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Tips to be a champion at marketing
Nirmalya Kumar | January 20, 2006
Today's marketers need to think strategically not tactically. Launch initiatives that are cross-functional and bottomline-orientated, advises Nirmalya Kumar.
All marketers are comfortable talking about market segments and the 4Ps. Product, price, place, and promotion are basic tools.
The first step is segmentation, the process of dividing the total market into homogeneous groups of identifiable consumers who respond in similar ways to the marketing mix. Market segmentation helps the marketer determine what marketing mix to deploy.
If one wishes to serve different market segments, then the marketer develops a unique marketing mix for each segment. For example, toothpaste manufacturers target four market segments: economy, cosmetic, healthcare and taste.
To effectively reach these four segments, toothpaste manufacturers develop different marketing offers through changes in their pricing (those targeting economy are priced lower), product (different formulations), distribution (pharmacy versus supermarkets), and advertising (different themes and media vehicles).
Strategic segments versus market segments
The problem with the marketers' obsession with market segments and the 4Ps is that, it consigns marketing to a relatively tactical level within the organisation. If marketers are to aspire to strategic conversations within the organisation, then marketing must distinguish between strategic segments and market segments. Hence they should adopt the 3Vs in addition to the 4Ps.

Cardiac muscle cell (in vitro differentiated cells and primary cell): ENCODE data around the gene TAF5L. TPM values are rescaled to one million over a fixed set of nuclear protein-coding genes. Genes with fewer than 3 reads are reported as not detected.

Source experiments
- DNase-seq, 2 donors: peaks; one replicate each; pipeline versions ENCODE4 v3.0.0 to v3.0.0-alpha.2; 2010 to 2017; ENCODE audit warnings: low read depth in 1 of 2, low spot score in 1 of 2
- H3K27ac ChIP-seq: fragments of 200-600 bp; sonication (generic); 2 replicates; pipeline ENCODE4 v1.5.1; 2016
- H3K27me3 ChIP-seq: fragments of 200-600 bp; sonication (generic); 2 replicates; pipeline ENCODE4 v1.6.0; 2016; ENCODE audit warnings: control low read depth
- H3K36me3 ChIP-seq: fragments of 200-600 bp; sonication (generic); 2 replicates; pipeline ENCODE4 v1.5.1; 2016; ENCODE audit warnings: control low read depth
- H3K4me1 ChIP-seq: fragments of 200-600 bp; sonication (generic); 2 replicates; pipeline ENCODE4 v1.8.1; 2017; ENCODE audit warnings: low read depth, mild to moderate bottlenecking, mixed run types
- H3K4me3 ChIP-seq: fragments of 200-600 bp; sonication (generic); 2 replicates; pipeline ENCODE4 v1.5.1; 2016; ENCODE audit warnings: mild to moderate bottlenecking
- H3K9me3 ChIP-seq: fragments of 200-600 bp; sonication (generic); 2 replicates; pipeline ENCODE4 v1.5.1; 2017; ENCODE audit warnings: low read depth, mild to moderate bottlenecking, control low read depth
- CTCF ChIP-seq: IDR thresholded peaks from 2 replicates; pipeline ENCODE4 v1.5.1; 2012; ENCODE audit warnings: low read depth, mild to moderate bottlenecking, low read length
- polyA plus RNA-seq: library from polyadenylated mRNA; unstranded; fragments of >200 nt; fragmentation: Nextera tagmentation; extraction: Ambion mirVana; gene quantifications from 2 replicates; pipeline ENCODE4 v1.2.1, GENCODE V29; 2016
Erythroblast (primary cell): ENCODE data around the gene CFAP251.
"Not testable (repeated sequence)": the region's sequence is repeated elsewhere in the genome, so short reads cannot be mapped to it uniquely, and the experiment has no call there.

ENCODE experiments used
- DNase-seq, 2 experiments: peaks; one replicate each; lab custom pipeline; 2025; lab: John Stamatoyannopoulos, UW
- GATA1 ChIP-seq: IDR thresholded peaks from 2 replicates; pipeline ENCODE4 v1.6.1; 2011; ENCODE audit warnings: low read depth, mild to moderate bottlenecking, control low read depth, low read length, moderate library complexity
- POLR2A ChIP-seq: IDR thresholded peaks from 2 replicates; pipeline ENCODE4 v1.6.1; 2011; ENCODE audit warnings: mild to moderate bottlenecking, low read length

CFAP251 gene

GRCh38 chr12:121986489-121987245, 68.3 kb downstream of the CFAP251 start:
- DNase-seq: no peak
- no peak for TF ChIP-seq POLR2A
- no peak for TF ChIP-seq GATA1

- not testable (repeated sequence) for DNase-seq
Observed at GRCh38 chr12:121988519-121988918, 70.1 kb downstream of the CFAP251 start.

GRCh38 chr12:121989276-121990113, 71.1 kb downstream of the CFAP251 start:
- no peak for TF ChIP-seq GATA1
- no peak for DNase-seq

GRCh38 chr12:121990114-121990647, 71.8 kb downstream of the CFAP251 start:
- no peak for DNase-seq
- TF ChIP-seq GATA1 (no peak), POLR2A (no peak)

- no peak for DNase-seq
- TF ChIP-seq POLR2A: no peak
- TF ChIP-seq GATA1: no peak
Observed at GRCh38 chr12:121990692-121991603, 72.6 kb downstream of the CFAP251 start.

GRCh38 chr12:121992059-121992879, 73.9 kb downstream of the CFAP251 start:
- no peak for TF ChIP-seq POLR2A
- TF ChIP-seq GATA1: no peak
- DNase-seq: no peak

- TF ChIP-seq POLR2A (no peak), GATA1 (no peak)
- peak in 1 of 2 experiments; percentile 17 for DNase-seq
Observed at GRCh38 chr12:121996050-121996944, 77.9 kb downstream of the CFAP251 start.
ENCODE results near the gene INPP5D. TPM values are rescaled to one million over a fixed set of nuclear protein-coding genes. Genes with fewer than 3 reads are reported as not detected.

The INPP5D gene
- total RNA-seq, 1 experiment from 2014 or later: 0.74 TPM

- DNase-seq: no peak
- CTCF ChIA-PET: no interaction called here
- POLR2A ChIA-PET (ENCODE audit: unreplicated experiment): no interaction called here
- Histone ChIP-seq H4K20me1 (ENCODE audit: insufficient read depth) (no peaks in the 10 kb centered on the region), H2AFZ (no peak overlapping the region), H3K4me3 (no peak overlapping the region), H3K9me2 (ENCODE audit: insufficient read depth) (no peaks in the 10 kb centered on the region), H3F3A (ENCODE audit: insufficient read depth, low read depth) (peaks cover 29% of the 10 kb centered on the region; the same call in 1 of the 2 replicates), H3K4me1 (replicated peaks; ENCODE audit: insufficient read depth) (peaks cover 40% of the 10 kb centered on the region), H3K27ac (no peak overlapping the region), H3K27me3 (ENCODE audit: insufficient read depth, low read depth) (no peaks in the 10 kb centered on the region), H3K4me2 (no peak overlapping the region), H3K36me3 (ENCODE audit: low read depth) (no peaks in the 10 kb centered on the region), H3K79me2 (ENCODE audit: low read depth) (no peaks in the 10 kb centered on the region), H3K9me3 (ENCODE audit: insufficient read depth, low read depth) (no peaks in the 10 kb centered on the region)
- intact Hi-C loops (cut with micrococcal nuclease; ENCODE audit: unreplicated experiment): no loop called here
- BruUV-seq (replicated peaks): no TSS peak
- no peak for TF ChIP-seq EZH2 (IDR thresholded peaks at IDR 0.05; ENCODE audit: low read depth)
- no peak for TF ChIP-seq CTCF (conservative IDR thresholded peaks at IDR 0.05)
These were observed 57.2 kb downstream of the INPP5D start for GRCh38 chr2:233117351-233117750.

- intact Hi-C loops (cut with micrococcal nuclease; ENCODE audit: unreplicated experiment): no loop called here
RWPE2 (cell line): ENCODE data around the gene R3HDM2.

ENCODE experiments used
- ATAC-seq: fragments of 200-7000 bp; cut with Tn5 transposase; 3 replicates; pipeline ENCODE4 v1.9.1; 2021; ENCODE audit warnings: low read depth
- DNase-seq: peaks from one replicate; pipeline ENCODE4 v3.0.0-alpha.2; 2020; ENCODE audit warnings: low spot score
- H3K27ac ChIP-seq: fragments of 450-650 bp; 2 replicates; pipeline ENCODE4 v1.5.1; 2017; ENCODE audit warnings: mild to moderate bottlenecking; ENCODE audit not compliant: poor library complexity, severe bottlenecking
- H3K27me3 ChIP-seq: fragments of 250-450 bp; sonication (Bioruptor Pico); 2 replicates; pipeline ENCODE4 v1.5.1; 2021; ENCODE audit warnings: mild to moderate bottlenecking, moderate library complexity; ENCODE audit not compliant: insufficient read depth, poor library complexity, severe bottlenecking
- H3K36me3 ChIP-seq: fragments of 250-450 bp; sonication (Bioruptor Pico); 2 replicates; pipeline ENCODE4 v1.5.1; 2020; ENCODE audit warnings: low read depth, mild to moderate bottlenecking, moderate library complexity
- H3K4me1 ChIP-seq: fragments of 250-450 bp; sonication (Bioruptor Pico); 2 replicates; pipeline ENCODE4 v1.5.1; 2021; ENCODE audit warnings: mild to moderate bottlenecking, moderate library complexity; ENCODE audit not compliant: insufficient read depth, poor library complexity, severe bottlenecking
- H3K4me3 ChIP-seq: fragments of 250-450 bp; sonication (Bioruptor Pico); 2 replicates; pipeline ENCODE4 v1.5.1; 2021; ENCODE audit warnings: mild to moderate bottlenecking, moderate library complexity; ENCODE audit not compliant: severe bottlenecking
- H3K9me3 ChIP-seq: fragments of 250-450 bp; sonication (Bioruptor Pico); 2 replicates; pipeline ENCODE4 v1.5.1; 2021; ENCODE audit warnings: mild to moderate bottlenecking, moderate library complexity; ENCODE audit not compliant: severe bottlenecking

Strategic segments are those segments that require the organisation to develop unique value networks. In contrast to market segments, changes limited to the 4Ps are inadequate for effectively serving different strategic segments.
Instead of aligning the 4Ps as is the case with market segments, with strategic segments one needs to align the 3Vs, namely:
Let us take the airline industry to illustrate in greater depth the concept of strategic segments and the 3Vs model. In Europe, the leading low-cost airline is easyJet. Its success has made it a thorn in the sides of the traditional European flag carriers such as British Airways, Air France, KLM and Swiss.
Now let's compare the flag carriers and easyJet on the 3Vs highlight the power of strategic segments.
Valued customer: who to serve?
The flag carriers like KLM and Swiss target everyone. However, their valued customers are business travellers. In contrast to business travellers who pay from other people's pockets, easyJet targets those customers who pay from their own pockets.
These two segments are strategic segments because serving them effectively requires distinct value networks, rather than a simple differentiation of the marketing mix.
Value proposition: what to offer?
Value proposition reveals stark differences between the two segments. Business travellers, whose bills are paid by their companies, are more demanding, both in terms of services, such as seat comfort and business class, as well as freebies, such as newspapers, meals, and frequent flyer miles.